The holidays are officially upon us. While most people are eagerly searching for the perfect gifts for their friends and loved ones and others are watching A Christmas Prince: The Royal Wedding for the umpteenth time on Netflix, not everyone is excited about the most wonderful time of the year. Though we aren’t self-proclaimed Grinches, sometimes the holidays can be overwhelming, and not all of us want to watch a marathon of holiday flicks on the Hallmark Channel. So what do you watch when everyone else is watching Elf for the one-hundredth time? Here are some holiday flicks that have nothing to do with Christmas so you can be sort of into the holiday season without being an outright Scrooge.
15. Trading Places
Trading Places | Paramount Pictures
- Box office gross: $90.4 million
We’re still waiting on a Shrek holiday film, but until then we’ll take Eddie Murphy in the iconic flick, Trading Spaces. In the movie, the Saturday Night Live alum plays street hustler, Billy Ray Valentine who gets caught up in a scheme thought up by a couple of successful brokers who make a $1 bet on whether experience or environment make the man. Their plot to get Billy Ray and executive Louis Winthorpe III (Dan Aykroyd) to switch places is uncovered, and the men turn the tables on the brokers.
The film mostly holds up, though it does have some problematic spots — including the use of blackface. However, it’s mostly smart and nuanced with a hint of New York City during the holidays.
14. The Royal Tenenbaums
The Royal Tenenbaums | Buena Vista Pictures
- Box office gross: $71.4 million
All of Wes Anderson’s films seem to have a holiday theme, and The Royal Tenenbaums is no different. The film follows Royal Tenenbaum, his wife Etheline, and their three brilliant children. Unfortunately, the family spirals into despair and endures twenty years of betrayal, failure, and disaster which is all blamed on Royal.
Years later, they are all unexpectedly reunited over one winter and must learn about family and forgiveness. The film gives you family without the overt holiday cheesiness.
Gremlins | Warner Bros.
- Box office gross: $153.1 million
There’s pretty much nothing more anti-Christmas than Gremlins. However, because all of the action in the film goes down on Christmas Eve, we had to include it on this list. The film follows a gadget salesman who while on the hunt for a gift to his son, picks up a furry pet in Chinatown.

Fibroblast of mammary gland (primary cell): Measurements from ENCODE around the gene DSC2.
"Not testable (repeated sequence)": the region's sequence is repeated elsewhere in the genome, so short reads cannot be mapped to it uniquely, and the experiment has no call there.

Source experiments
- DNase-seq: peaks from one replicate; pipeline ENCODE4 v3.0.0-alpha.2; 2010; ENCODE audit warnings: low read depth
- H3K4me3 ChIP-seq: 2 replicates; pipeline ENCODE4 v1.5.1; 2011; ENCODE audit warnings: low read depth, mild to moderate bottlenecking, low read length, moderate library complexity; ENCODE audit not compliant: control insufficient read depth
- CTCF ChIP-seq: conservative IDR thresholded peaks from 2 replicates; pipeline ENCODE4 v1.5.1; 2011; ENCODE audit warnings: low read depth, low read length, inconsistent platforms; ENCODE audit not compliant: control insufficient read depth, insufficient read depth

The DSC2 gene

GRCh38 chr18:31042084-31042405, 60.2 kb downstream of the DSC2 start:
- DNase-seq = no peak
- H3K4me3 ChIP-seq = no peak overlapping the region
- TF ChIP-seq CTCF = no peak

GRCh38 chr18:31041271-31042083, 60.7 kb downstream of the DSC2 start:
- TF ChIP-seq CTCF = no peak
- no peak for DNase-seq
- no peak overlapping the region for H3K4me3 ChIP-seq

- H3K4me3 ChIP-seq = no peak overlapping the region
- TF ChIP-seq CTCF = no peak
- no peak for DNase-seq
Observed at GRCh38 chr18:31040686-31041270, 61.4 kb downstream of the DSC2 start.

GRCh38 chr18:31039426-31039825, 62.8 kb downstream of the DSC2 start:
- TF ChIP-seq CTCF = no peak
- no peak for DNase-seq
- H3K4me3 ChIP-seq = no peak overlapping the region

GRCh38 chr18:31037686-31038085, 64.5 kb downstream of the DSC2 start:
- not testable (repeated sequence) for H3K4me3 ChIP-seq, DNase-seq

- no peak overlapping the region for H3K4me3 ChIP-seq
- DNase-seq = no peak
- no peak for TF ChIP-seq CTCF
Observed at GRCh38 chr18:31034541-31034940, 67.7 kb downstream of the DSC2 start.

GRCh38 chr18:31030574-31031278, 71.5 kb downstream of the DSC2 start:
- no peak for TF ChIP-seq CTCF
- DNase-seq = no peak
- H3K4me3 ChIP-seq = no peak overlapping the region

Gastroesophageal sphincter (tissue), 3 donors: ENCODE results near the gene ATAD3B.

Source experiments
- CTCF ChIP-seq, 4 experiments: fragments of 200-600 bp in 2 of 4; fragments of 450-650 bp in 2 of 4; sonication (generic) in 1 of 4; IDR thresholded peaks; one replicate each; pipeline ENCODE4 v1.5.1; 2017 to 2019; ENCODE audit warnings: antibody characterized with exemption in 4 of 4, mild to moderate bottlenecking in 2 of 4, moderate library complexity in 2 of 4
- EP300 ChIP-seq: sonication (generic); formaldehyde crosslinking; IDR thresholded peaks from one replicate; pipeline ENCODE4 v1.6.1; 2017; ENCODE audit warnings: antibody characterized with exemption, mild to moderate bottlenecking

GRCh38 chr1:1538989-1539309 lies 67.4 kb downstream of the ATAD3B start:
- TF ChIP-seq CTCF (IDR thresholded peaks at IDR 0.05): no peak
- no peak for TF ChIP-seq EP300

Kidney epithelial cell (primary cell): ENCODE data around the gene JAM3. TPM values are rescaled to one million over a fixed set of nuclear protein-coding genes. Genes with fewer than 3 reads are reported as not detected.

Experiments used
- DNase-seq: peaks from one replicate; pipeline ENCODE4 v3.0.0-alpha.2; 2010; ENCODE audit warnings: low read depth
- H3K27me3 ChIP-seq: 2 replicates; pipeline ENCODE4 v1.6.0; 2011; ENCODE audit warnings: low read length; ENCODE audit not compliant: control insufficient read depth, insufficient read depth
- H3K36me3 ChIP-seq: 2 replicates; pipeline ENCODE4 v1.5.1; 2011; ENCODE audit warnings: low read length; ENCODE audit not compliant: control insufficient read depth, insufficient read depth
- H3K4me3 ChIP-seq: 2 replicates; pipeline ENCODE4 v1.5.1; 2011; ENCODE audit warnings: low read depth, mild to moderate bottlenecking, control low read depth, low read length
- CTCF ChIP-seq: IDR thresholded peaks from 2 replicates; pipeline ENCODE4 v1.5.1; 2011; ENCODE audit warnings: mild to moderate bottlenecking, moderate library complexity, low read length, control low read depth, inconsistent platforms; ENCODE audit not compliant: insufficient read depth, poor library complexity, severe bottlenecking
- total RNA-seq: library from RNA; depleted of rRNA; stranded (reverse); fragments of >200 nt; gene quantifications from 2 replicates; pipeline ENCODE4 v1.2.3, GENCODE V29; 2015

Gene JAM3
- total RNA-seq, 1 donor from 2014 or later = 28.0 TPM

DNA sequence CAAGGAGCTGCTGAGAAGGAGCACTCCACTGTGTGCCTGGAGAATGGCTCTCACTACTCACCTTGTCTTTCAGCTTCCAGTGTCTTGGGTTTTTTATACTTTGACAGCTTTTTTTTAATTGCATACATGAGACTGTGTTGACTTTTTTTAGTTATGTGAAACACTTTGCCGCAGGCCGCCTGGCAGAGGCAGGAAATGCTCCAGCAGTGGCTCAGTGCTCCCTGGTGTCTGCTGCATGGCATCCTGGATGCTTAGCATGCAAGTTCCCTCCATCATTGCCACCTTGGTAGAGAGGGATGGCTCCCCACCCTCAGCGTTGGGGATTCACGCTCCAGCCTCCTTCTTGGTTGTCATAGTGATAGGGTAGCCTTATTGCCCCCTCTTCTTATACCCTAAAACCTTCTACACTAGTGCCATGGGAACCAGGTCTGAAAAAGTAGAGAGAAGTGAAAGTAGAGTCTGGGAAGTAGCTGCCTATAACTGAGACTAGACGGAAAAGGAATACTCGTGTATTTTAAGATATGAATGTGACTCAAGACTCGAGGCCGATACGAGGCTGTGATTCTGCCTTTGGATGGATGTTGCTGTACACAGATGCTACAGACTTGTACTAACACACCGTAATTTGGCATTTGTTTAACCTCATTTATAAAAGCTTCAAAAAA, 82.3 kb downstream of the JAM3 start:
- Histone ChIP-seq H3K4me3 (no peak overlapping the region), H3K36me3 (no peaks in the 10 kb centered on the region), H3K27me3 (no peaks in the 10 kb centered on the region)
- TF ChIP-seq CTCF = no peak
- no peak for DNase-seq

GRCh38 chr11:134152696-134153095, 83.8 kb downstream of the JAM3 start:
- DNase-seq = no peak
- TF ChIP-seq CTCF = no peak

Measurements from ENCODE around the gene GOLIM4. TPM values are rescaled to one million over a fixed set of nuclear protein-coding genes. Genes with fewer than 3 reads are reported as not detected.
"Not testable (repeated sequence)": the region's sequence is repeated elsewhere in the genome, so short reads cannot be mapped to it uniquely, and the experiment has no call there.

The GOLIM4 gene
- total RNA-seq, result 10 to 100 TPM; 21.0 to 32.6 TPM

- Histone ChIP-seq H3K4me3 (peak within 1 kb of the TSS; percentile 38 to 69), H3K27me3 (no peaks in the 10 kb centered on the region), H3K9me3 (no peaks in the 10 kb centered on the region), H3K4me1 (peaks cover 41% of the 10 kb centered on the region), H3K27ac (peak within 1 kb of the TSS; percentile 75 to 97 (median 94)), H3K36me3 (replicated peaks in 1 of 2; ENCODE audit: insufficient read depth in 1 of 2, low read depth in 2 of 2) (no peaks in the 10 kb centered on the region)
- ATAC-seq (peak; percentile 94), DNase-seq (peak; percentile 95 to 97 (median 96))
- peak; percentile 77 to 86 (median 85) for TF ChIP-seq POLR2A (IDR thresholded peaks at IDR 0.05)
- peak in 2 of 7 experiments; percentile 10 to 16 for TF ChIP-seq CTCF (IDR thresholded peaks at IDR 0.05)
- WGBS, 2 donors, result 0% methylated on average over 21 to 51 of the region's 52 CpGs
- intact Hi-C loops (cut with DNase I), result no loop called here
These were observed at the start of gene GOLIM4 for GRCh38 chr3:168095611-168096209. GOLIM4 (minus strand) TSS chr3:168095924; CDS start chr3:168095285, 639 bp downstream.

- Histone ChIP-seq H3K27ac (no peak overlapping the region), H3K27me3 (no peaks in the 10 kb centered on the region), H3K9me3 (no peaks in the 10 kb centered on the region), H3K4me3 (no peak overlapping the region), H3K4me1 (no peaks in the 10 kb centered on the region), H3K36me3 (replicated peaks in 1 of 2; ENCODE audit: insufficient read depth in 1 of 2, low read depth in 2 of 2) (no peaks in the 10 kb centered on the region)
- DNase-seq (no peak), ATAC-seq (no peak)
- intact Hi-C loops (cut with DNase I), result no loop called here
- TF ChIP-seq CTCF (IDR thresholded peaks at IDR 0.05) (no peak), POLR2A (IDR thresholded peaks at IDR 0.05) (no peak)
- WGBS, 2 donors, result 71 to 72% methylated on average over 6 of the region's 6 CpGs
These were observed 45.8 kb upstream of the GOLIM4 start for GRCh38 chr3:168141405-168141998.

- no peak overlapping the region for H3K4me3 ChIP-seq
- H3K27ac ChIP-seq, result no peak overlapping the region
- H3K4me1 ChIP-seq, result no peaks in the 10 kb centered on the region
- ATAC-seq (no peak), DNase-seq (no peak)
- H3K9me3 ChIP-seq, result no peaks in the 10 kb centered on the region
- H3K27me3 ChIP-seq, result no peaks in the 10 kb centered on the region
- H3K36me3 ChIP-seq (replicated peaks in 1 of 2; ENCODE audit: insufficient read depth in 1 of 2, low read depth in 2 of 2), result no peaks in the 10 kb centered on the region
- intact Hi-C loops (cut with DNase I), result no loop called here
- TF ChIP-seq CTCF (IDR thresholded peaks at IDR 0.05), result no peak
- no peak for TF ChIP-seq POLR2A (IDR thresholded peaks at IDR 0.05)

Unfortunately, neither the man nor his son, listen to the care instructions for the creature which leads to the pet spawning creatures who transform into small, destructive, evil monsters and wreak havoc on the town — terrorizing it on Christmas Eve. If you have some inner rage about the holiday season, Gremlins has enough violence in it for you to hash it out.
12. The Family Man
The Family Man | Universal
- Box office gross: $75.8 million
Ok, so we know this is a Nicolas Cage movie, but The Family Man is actually really good. Cage stars as a hotshot and arrogant Wall Street executive named Jack. On Christmas night, Jack is mugged, and on Christmas Day he wakes up in an alternative life. He learns what his life would have been like if he’d married his college sweetheart Kate (Tea Leoni) who he left behind in order to pursue his career in finance.
The Family Man certainly has It’s A Wonderful Life vibes. However, it’s not as overt as the classic Frank Capra flick. It’s also a good film to watch if you’re trying to sort out your own priorities.
11. The Long Kiss Goodnight
The Long Kiss Goodnight | New Line CInema
- Box office gross: $89.5 million
In The Long Kiss Goodnight, the brilliant Geena Davis plays single mother Samantha Caine who is living a pretty mundane life in the suburbs until she begins having strange memories of unexplained violence. She also realizes that she has some pretty amazing physical skills that she had no idea about. Confused, Samantha hires Mitch Hennessey (Samuel L. Jackson) to dig into her past, and she learns that she is a well-trained government assassin who has escaped her handlers’ clutches.
Of course, Samantha realizes that she’s a badass during the Christmas season, so the holidays are glittering all along in the background.
10. While You Were Sleeping
While You Were Sleeping | Buena Vista Pictures
- Box office gross: $81 million
So the plot for While You Were Sleeping seems absurd and convoluted, but somehow with Sandra Bullock at the center and a snowy Chicago in the background — it’s the perfect holiday flick without having a thousand Santas running around. In the film, Bullock plays Lucy, a lonely transit worker who fantasizes about, Peter (Peter Gallagher), the man she sees on the train each day.
When the man nearly falls into an oncoming train and slips into a coma, Lucy pretends to be his fiance, and things begin to spiral out of control. Things get even worse when Lucy begins to vibe with Jack (Bill Pullman), Peter’s brother.
9. Willy Wonka and the Chocolate Factory
Willy Wonka and the Chocolate Factory | Paramount Pictures
- Box office gross: $4 million
We only acknowledge Willy Wonka and the Chocolate Factory; we’re not sure who told Johnny Depp to do that 21st-century monstrosity. Willy Wonka is whimsical and delightful, reminding you of childhood without being Christmasy at all. The 1971 film follows Charlie, a sweet boy from a poor family who is desperate to find one of the golden tickets that will admit him to Willy Wonka’s magical factory.